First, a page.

Suffolk jail split in two
PRISON bosses have moved to end confusion about the future of Hollesley Bay Prison by turning it into two separate units.The decision means the prison near Woodbridge has a separate open wing and closed unit – each with its own governor and staff.
By Jessica Nicholls
PRISON bosses have moved to end confusion about the future of Hollesley Bay Prison by turning it into two separate units.
The decision means the prison near Woodbridge has a separate open wing and closed unit – each with its own governor and staff.
Previous governor Stuart Robinson is in charge of Warren Hill – the closed unit for juveniles – and a new governor for the open wing, Mel Jones, will arrive at the end of this month. The open prison has facilities for adults and young offenders.
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Mr Robinson will also be in charge of the specialised Section 53 unit, which has about 25 juveniles, and services shared between the prisons – such as kitchen services, transport, health care and probation.
"It is seen as a very positive move which will hopefully improve our services. The two sections of the prison are very different in how they are run and this will mean staff can concentrate on one specific role," said a spokeswoman for the Suffolk prison.
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"There will not be any physical change and there will still be several aspects on which we will work together. But things, such as working out how best to allocate resources, will be made easier under the new set-up."
The split should put an end to uncertainty over the future of the Suffolk prison, highlighted by the 2001 report of the jail's board of visitors.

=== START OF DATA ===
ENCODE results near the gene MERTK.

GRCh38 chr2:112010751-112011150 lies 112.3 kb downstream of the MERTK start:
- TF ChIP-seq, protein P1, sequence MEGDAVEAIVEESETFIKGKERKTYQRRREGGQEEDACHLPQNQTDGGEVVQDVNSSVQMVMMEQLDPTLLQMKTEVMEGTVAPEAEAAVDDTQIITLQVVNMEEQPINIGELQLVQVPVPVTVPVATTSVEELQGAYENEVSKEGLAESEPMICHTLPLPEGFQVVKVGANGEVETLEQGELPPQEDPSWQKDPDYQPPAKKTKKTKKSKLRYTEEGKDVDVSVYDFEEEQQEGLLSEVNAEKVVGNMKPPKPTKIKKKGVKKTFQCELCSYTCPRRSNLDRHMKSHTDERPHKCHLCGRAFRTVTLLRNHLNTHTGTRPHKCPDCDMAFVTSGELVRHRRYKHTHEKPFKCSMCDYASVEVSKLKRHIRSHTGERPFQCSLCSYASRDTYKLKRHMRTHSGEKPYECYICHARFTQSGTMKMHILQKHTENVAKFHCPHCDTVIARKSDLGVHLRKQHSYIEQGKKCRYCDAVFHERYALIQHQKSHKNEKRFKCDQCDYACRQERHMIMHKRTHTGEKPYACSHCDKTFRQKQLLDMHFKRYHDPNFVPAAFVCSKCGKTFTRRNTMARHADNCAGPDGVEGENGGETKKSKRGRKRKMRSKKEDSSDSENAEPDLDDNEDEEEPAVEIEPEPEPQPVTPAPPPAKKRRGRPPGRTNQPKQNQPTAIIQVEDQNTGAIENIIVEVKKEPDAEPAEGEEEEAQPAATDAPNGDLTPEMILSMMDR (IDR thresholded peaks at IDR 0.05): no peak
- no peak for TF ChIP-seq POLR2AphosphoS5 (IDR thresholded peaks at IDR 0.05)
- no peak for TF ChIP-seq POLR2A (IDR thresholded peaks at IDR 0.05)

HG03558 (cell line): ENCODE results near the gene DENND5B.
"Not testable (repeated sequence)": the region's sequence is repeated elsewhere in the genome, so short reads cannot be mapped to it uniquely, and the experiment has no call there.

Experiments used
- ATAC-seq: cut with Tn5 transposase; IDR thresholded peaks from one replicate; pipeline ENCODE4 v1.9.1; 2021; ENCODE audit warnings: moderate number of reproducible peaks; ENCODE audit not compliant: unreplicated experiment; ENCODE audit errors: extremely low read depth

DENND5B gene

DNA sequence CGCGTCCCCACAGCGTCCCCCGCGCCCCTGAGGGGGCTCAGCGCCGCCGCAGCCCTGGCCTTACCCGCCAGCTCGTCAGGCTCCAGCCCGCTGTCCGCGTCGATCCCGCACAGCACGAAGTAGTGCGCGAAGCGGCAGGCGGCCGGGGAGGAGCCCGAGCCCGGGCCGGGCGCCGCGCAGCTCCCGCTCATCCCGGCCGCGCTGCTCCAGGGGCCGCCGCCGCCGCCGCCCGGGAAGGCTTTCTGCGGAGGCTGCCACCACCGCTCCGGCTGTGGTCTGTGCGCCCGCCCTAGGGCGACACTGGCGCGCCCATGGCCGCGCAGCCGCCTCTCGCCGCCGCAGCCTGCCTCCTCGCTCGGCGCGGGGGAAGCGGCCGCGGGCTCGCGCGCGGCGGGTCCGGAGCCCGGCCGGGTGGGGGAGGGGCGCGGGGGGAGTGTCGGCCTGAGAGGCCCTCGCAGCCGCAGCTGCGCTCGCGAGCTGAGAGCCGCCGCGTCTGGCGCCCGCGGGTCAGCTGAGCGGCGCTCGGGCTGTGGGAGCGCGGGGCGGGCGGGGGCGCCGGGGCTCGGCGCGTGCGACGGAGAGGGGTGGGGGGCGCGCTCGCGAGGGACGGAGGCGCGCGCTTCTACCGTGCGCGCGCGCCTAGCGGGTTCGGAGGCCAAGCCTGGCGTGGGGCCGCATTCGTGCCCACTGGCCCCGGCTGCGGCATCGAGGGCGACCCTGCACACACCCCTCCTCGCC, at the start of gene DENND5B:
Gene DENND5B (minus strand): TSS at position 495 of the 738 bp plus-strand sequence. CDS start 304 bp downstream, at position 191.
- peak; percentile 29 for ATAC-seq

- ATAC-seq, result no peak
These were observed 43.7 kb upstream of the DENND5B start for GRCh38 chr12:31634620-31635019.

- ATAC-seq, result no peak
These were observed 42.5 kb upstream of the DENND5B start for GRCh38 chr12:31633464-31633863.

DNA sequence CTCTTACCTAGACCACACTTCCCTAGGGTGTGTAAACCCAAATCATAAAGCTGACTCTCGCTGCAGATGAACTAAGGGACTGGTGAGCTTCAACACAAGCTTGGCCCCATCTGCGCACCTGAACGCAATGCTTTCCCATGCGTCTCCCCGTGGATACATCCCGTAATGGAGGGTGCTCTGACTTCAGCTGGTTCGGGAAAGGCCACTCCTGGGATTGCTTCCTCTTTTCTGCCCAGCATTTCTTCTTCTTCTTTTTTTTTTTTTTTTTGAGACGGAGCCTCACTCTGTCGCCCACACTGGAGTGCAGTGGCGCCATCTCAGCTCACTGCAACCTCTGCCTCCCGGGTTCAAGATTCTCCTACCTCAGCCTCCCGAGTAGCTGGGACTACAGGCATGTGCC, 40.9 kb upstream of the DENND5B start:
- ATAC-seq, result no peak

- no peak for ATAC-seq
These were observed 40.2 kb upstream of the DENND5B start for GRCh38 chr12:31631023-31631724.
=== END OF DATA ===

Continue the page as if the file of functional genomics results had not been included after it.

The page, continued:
Jane Stearn, the board's chairman who penned the report, had spoken of concerns about morale because of the uncertainty, with the prison's open wing thought to be "very much the poor relation".
But she said recent developments had provided a new air of optimism at the jail, where its work with juveniles was described in the report as "really impressive".
Mrs Stearn explained the decision to split the sections had been made earlier this year and said the change had taken effect from the start of April.
"This has been talked about for a long while and although it is only really an administrative change, it is a real boost for the open wing, which has had an uncertain future," she added.
One issue where some uncertainty remained surrounded the future of the jail's estate and its nurseries – including an 1,500-acre farm containing the nation's largest herd of Suffolk Punch horses.
Mrs Stearn said a report on its future had been written, but "is not allowed to be published".
But she described the report into the prison's operations and facilities as "largely positive" and an improvement on past years.
"It is in a healthy position and if you look at other prisons in the region, Hollesley Bay compares very favourably," added Mrs Stearn.
n There are currently three vacancies on the prison's board of visitors. Anyone interested should write to the board's clerk at Hollesley Bay Prison.